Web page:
Yoga and mindfulness

 

Sir, – In “Practising yoga does not make you less Catholic” (Opinion & Analysis, October 22nd), Cauvery Madhavan professes to come “in peace” in her response to Bishop Phonsie Cullinan’s recent mild-mannered suggestion that yoga can’t replace Christian spirituality, doesn’t bring true freedom and isn’t therefore suitable for a parish school setting, “especially not during religious education time” (“Bishop warns against yoga in schools”, News, October 18th).

It seems to me that the bishop was not so much condemning yoga as saying that it shouldn’t replace what it can never match, namely Christian spirituality. Hardly a surprising assertion for a bishop to make.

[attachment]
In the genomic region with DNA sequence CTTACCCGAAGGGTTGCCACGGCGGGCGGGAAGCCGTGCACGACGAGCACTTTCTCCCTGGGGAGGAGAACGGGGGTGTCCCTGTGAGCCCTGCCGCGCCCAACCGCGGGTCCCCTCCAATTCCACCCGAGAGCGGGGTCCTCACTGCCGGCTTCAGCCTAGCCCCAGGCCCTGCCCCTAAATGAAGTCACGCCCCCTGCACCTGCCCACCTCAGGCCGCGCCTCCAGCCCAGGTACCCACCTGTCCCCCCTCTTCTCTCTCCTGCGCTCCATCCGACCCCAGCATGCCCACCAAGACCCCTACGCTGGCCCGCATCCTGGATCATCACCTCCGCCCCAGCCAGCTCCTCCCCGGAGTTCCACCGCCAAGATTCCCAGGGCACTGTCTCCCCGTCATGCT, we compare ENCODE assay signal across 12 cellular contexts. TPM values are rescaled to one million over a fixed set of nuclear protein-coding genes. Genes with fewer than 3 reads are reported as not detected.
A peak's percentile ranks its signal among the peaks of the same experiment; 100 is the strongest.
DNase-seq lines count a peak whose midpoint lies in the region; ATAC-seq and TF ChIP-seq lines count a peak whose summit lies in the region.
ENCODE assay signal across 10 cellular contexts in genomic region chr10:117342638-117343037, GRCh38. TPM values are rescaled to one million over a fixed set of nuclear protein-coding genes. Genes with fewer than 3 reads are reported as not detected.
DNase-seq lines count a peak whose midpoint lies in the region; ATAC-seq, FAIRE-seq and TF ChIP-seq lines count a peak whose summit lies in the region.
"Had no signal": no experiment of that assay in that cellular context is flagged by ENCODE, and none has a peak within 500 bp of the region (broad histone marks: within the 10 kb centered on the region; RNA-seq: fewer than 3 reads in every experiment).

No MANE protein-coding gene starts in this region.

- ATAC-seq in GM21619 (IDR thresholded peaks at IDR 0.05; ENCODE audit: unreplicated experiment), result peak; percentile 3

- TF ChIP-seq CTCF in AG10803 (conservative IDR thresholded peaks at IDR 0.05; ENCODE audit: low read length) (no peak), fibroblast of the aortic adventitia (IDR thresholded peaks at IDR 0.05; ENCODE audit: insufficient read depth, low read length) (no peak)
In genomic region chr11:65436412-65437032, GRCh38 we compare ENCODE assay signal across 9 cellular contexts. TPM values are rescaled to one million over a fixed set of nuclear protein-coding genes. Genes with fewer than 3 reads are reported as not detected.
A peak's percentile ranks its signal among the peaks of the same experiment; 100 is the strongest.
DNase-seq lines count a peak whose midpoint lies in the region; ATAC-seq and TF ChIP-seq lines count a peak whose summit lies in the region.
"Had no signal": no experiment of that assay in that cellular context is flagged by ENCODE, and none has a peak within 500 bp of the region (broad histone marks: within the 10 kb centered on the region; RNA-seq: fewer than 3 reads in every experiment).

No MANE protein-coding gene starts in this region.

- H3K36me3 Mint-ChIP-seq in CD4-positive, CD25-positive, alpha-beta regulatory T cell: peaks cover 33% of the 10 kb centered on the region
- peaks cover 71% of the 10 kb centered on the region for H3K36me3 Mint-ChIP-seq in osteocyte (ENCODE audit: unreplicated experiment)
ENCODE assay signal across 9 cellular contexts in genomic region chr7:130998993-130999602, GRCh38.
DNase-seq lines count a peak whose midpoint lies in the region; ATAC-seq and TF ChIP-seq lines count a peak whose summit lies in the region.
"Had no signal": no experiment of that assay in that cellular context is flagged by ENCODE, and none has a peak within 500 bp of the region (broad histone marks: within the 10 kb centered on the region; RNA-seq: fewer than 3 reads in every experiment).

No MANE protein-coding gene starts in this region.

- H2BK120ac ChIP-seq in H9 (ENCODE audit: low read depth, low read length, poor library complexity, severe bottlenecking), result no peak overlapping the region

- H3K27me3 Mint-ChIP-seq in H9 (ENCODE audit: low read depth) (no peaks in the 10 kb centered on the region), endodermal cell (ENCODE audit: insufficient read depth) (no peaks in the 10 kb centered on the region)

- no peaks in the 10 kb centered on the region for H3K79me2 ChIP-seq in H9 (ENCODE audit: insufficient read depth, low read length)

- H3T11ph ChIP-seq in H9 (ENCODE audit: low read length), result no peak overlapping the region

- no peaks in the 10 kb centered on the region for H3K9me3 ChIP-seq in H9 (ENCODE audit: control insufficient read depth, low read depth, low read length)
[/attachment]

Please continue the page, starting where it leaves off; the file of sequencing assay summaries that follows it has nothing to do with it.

But in her reply, Ms Madhavan doesn’t confine herself to extolling the virtues of yoga for people of all faiths and none. She makes assertions about the bishop’s motivations, suggesting that the “men in costumes” are engaging in “diversionary tactics” to avoid facing up to the Catholic Church’s need to be “exorcised”.

I don’t know much about yoga’s various postures and positions.

But it strikes me that this particular article was written from one which might be described as “passive-aggressive”. – Yours, etc,

Senator RÓNÁN MULLEN,

Ahascragh,

Co Galway.

Sir, – When you fly on an aircraft, you are advised to put your oxygen mask on first, before helping others. If you become incapacitated through lack of oxygen, you’re no use to anyone.

If you don’t take care of yourself, you can experience burnout, stress and fatigue. This is why most people become interested in meditation and yoga. – Yours, etc,

JOHN BURNS,

Blackrock,

Co Dublin.